The capital city of Phnom Penh has undergone staggering changes since the Khmer Rouge regimen ended. Though the devastation of the past might have ravaged the nation, the city has started making its own mark in the world. Phnom Penh’s main attractions are mostly historical and cultural in nature. Except for the Killing Fields (which I will talking about later) which is located 16 km from the city center, most of the city attractions are located within the city and are easily accessible either by tuk-tuk or on foot.
Independence Monument (aka Vimean Ekareach)
Inaugurated in November 9, 1962, the 20-meter high Independence Monument was built by Cambodian architect Vann Molyvann to celebrate Cambodia’s independence from French rule and also helps in serving as a memorial place dedicated to the Cambodian’s patriots who died for the country. The style of the monument distinctly resembles the shape of a lotus, with spires resembling the Angkor Vat monuments.
Despite the ease of accessibility, you are not permitted to enter the monument. At night, the entire structure is lit with the colors of the national flag, which makes for an impressive sight. I didn’t get to capture a picture during night, but I did get to see it while passing by.
This is an active Buddhist Wat located at the top of a small hillock and is considered as the founding place of Phnom Penh. Legend has it that in 1372, Lady Penh fished a floating Koki tree out of the river. Inside the tree, there were 4 Buddha statues. In honour of these statues, she built a hill (‘phnom’ = hill) and a small temple (wat) at this site.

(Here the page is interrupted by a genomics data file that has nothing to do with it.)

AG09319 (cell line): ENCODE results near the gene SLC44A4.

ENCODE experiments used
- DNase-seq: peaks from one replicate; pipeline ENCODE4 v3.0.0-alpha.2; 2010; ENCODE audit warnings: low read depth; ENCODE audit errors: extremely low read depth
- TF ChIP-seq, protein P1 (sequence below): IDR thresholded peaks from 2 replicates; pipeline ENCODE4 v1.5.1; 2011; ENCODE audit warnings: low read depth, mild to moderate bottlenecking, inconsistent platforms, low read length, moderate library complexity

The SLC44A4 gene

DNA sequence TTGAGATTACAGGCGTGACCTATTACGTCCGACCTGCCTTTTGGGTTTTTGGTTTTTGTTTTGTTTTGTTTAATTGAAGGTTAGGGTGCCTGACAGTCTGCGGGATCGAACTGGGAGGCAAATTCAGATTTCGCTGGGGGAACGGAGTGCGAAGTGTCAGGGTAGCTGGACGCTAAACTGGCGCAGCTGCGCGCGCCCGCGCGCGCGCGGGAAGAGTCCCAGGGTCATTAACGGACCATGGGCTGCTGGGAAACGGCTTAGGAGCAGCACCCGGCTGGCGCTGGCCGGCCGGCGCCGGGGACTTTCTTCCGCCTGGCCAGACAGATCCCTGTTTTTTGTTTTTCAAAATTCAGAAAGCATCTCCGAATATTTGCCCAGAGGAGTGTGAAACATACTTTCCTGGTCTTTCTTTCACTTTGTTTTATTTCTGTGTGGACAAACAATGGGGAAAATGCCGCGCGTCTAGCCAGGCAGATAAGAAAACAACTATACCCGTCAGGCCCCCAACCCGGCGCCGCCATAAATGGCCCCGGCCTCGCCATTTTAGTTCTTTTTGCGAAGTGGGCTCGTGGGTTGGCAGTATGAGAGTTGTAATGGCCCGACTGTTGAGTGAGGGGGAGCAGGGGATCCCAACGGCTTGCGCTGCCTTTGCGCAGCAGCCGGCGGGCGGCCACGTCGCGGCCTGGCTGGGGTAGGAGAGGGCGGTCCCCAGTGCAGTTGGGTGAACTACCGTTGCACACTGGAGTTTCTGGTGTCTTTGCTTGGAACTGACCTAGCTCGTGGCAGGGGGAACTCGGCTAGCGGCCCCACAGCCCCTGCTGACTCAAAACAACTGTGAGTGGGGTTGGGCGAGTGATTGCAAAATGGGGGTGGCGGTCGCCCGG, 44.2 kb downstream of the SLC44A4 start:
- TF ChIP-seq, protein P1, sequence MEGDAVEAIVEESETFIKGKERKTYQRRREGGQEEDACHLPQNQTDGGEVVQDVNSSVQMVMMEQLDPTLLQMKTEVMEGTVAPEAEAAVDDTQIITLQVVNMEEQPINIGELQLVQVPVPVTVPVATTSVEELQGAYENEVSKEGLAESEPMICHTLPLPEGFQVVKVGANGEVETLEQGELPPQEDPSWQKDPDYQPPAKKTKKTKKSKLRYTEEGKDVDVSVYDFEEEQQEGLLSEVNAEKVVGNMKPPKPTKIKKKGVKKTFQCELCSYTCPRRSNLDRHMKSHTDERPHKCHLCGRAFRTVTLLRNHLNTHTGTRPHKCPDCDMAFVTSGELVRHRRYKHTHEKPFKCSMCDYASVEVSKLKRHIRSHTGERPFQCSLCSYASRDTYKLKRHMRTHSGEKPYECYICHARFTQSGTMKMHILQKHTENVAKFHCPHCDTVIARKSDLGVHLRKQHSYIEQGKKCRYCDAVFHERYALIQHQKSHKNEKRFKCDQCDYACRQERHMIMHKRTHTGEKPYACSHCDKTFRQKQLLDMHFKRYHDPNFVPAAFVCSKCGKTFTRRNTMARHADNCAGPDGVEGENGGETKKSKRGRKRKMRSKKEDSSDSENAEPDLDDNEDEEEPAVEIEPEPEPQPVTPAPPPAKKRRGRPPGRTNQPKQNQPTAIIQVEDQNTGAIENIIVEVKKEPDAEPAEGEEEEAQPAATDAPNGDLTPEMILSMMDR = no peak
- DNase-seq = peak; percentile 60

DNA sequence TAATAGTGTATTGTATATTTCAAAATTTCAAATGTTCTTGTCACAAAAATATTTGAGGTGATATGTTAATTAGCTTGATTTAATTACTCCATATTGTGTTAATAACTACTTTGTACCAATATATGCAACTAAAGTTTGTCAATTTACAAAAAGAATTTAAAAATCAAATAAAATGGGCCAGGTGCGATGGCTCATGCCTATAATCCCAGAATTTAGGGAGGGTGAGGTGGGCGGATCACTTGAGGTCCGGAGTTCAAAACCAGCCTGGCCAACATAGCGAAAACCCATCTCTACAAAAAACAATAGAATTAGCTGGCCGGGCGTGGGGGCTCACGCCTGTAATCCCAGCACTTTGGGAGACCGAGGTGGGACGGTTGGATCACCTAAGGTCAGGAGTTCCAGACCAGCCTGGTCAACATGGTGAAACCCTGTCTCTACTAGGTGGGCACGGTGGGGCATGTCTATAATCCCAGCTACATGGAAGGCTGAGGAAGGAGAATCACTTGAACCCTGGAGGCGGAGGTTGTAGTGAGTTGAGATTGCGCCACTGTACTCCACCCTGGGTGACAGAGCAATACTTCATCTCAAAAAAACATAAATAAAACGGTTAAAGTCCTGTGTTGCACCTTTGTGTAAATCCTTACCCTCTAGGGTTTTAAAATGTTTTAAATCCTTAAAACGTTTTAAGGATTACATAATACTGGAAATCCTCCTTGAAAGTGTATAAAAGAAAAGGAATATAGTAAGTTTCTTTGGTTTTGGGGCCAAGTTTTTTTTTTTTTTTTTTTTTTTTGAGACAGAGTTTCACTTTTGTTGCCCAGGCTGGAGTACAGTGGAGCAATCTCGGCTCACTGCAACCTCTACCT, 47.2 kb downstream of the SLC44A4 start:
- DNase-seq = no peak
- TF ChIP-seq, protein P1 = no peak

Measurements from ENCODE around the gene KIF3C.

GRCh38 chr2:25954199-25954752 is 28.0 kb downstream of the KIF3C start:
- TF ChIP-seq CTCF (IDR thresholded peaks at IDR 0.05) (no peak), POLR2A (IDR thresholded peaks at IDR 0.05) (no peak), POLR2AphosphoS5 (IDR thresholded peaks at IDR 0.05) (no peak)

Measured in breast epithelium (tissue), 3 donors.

The main entrance to Wat phnom is via a grand staircase, which is guarded by lions and naga balustrades.
Cambodia-Vietnam Friendship Monument
It is a large concrete structure that was built in the 1970s to represent and respect the friendship between the two neighbors – Cambodia and Vietnam, after the Vietnam backed regime took power from Khmer Rouge.
The monument comprises of 2 soldiers standing as protector over a Cambodian woman holding a baby. The monument has been a focal point to numerous political changes.
National Museum of Cambodia
George Groslier (1887-1945), historian, curator and author was the motivating force behind the revival of interest in traditional Cambodian arts and crafts, and it was he who designed this distinctive rust-red building that is today synonymous with ‘traditional Khmer’ architecture. It is can be described as a larger version of the Cambodian temple prototypes seen on ancient bas-reliefs, mixed with colonial style of museum.
The museum currently is known as the world’s greatest collections of Khmer culture including sculptures, ceramics and ethnographic objects ranging from the prehistoric, pre-Angkorian, Angkorian and post-Angkorian periods. Other than the beautiful and unique collection, the museum continues promoting the Cambodian culture by arranging cultural programs that is a unique exhibition on its own.
The Royal Palace
The Royal Palace is located adjacent to the National Museum and serves as the residence of the King of Cambodia, his family and foreign dignitaries. Located within the walled grounds, there are several buildings and structures accompanied with a magnificent garden that can easily occupy visitors for a hour or more. For ease of understanding the entire complex, the admission counter does provide you with a handy and well-labelled map for the areas that are open and accessible to the tourists.
The Silver Pagoda
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